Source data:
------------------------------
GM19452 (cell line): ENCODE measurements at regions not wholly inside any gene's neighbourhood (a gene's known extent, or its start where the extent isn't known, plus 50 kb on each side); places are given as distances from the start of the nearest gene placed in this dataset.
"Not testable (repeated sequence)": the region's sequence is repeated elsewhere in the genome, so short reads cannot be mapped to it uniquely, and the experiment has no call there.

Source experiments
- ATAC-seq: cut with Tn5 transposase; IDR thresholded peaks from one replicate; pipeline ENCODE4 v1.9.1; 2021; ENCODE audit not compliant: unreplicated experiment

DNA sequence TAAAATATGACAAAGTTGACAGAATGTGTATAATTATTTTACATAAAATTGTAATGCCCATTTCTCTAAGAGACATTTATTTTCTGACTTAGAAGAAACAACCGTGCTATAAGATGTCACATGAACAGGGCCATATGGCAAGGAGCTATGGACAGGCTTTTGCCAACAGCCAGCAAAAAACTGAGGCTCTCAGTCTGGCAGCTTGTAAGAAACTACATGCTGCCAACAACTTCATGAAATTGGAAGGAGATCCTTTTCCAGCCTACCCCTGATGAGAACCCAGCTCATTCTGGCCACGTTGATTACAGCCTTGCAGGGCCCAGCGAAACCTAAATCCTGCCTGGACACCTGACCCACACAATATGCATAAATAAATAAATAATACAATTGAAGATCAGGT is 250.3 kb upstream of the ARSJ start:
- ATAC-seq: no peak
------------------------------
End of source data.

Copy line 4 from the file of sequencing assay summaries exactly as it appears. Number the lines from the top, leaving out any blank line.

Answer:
- ATAC-seq: cut with Tn5 transposase; IDR thresholded peaks from one replicate; pipeline ENCODE4 v1.9.1; 2021; ENCODE audit not compliant: unreplicated experiment